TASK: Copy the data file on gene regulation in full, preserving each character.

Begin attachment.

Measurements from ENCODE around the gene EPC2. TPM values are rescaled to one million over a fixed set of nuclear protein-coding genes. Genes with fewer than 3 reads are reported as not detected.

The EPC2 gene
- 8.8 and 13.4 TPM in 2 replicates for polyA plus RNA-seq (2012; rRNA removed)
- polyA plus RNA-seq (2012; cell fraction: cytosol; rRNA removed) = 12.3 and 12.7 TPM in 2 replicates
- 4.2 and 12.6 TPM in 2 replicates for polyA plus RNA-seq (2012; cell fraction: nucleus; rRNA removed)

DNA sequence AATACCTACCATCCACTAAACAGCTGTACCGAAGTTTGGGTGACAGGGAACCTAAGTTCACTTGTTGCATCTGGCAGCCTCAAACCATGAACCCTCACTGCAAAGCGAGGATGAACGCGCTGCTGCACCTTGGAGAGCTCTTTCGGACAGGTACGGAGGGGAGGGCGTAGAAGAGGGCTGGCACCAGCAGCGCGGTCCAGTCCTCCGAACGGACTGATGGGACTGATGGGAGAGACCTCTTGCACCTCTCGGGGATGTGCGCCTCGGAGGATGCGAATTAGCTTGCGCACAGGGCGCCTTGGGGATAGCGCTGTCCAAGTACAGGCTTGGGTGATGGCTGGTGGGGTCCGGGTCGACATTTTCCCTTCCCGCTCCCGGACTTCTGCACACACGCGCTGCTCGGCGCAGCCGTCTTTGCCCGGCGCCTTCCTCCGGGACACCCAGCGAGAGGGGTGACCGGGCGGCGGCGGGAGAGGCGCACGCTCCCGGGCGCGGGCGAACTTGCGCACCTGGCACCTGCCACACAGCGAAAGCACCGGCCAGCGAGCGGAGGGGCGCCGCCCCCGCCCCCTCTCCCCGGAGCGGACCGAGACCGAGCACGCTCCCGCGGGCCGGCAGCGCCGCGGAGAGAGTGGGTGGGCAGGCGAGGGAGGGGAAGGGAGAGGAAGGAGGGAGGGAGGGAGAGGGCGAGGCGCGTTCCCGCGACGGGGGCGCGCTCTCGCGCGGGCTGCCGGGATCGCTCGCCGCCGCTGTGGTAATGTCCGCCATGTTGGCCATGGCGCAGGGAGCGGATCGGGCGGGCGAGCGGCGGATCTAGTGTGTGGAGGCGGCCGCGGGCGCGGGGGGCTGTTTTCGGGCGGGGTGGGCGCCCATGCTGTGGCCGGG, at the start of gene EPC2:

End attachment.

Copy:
Measurements from ENCODE around the gene EPC2. TPM values are rescaled to one million over a fixed set of nuclear protein-coding genes. Genes with fewer than 3 reads are reported as not detected.

The EPC2 gene
- 8.8 and 13.4 TPM in 2 replicates for polyA plus RNA-seq (2012; rRNA removed)
- polyA plus RNA-seq (2012; cell fraction: cytosol; rRNA removed) = 12.3 and 12.7 TPM in 2 replicates
- 4.2 and 12.6 TPM in 2 replicates for polyA plus RNA-seq (2012; cell fraction: nucleus; rRNA removed)

DNA sequence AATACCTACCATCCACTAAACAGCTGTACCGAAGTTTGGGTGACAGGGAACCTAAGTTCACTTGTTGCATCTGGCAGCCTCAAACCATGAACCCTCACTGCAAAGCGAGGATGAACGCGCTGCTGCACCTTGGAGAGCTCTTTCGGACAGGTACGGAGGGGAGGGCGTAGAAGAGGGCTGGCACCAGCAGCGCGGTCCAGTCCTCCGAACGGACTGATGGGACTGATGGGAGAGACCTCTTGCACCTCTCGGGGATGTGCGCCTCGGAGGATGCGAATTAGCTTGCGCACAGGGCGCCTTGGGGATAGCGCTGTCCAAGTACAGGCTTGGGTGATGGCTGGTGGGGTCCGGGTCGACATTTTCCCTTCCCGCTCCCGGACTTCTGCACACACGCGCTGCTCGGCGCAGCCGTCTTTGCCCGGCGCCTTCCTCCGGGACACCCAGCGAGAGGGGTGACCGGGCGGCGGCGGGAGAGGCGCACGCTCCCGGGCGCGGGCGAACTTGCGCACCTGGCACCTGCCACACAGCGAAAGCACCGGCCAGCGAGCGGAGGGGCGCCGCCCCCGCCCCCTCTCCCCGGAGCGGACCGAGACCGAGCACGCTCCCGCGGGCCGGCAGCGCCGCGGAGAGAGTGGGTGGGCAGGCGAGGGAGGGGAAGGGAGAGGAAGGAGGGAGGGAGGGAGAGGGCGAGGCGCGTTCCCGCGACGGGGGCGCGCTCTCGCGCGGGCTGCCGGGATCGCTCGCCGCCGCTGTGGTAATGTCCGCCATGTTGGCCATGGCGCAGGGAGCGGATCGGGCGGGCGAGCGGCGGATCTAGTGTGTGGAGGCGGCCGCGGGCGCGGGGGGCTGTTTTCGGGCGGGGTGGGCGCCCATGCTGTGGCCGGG, at the start of gene EPC2: